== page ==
Patient Centered Care
Patient Centered Care
More Than Just a Guest in the Boardroom!
Think of the many times you've seen articles about how to make the care we provide, more patient-centric. The term patient-centeredness was used as early as the 80's. Healthcare providers have worked diligently since to create ways of enhancing the patient's position in the patient-provider relationship. Later, the term evolved into patient-centered care with the hope that this would somehow create a more patient-focused approach to care.
Some of the many suggestions still used today to enhance what is referred to as patient-centered care are given below:
- Encourage patients' use of the provider's "patient portal".
- Create a patient representative seat on the board. Alternate invitations among patients.
- Conduct patient surveys to gauge concerns.
- Improve the language used in the patient pamphlet.
- Use patient satisfaction to gain insight at discharge.
- Place suggestion boxes handily near patient high traffic areas.
- Improve access to care via telehealth.
- Change the focus from "patient" to "consumer".
While some of this thinking produced positive results, though modest in many cases, many providers will say these did not yield the anticipated results and patient participation they had envisioned.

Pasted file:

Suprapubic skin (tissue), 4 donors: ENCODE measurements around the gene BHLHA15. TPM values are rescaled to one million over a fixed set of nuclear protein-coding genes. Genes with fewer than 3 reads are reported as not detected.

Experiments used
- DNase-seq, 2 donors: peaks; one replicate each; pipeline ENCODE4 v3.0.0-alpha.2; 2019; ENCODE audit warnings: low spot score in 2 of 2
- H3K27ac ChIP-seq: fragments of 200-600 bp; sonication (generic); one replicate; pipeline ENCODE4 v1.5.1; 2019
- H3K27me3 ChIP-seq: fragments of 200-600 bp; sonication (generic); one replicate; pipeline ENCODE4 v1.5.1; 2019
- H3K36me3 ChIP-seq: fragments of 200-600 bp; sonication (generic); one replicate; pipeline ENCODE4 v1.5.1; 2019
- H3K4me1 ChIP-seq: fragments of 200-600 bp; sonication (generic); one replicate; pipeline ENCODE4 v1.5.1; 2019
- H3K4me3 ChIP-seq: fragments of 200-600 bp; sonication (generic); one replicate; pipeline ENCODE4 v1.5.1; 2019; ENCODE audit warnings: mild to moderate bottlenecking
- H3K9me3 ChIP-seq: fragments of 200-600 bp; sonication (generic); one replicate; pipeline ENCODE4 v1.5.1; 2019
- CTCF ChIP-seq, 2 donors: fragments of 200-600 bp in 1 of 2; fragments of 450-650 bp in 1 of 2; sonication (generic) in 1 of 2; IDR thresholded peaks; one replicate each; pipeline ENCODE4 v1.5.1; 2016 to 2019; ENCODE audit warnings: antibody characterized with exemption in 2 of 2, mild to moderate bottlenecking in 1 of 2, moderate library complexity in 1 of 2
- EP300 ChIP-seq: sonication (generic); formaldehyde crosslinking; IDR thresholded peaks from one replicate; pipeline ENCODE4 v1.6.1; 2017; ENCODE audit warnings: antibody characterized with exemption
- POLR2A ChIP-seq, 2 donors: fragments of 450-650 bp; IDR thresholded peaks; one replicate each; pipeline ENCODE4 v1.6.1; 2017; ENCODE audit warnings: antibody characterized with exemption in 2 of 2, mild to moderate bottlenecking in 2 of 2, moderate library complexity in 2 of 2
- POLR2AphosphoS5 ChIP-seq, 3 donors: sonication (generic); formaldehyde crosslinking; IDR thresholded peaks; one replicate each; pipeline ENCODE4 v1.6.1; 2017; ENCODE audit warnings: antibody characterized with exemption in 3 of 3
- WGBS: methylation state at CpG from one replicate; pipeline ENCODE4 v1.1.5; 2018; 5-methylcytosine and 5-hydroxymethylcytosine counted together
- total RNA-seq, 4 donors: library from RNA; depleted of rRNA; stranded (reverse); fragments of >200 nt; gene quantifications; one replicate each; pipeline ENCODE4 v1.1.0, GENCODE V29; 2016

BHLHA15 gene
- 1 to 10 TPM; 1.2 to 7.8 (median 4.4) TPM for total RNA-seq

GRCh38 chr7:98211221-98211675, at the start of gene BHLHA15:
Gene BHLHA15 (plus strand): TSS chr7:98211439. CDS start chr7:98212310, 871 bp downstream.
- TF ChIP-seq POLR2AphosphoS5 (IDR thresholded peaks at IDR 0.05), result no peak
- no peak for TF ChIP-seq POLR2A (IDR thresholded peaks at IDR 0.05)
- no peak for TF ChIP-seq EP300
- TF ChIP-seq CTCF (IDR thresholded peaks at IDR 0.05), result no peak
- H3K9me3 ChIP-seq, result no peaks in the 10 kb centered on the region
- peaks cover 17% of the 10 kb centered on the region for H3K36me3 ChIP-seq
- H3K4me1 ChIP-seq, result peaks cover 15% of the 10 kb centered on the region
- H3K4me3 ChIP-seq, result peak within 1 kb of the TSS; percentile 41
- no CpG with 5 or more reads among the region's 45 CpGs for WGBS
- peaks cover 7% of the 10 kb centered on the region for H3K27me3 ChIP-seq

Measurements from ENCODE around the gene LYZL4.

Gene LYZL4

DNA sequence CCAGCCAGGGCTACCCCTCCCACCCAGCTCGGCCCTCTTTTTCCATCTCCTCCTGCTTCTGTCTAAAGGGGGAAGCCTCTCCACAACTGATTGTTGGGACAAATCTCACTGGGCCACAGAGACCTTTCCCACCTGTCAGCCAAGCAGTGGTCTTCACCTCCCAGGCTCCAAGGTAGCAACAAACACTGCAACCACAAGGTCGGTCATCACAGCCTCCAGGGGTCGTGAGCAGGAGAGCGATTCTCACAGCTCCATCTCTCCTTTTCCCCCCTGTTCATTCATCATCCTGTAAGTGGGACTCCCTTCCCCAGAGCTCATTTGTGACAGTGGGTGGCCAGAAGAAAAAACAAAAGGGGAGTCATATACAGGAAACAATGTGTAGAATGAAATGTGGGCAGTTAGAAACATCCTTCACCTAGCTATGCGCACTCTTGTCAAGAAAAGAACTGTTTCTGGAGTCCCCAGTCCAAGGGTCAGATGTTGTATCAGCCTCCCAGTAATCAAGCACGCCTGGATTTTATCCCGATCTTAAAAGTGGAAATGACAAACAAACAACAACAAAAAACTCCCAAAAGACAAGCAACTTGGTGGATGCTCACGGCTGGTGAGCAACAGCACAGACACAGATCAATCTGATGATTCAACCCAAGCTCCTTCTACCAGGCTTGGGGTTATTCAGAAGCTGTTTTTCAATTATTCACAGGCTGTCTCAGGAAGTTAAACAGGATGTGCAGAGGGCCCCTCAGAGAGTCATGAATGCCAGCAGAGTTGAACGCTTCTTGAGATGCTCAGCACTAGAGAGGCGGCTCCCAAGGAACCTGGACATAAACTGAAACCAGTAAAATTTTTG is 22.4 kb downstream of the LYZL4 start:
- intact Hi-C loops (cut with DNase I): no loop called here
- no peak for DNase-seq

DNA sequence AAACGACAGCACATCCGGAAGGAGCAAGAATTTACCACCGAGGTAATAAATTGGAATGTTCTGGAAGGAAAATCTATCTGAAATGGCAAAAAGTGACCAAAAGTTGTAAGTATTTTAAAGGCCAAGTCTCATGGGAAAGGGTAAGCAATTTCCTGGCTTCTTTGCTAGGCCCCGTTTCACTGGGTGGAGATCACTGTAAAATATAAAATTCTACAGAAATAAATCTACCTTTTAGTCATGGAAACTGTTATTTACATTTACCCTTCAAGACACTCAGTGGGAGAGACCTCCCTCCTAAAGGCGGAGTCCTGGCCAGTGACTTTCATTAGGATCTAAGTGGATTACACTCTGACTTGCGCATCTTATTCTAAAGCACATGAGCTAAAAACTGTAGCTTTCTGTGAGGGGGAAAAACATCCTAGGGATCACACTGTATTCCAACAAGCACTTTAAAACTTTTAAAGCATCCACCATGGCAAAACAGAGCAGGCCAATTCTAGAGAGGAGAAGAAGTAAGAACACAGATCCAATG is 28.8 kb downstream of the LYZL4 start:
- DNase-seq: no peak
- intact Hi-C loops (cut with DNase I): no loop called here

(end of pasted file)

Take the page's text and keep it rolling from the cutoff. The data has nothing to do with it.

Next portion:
Today, things are looking up for the patient and family!
Shared decision-making and evidence-based health coaching are two interventions having a major impact on the patient-provider relationship by engaging the patient very differently at the point of care!
Shared Decision Making
Shared Decision Making is a process in which clinicians and patients work together to make decisions and select tests, treatments and care plans based on clinical evidence that balances risks and expected outcomes with patient preferences and values (1). One shared decision-making model involves the practitioner exploring and respecting “what matters most” to patients as individuals (2). Characteristics of this model during the patient/provider conversation include:
a) introducing choice,
b) describing options, often by integrating the use of patient decision support, and
c) helping patients explore preferences and make decisions.
Evidence-based Health Coaching (EBHC), as ascribed to by the National Society of Health Coaches, uses Miller and Rollnick's work(3) in motivational interviewing (MI) to guide the provider's conversation with the patient about health behavior change.
(1) From: https://www.healthit.gov/sites/default/files/nlc_shared_decision_making_fact_sheet.pdf
(2) Elwyn, G. et al. (2012). Shared decision making: A clinical model for pracrtice. Journal of General Internal Medicine, (27) pp. 1361-1367.
(3) Rollnick. S., Miller, W.R., and Butler, C.C. (2008). Motivational interviewing in health care: helping patients change behavior. The Guilford Press: NY, NY.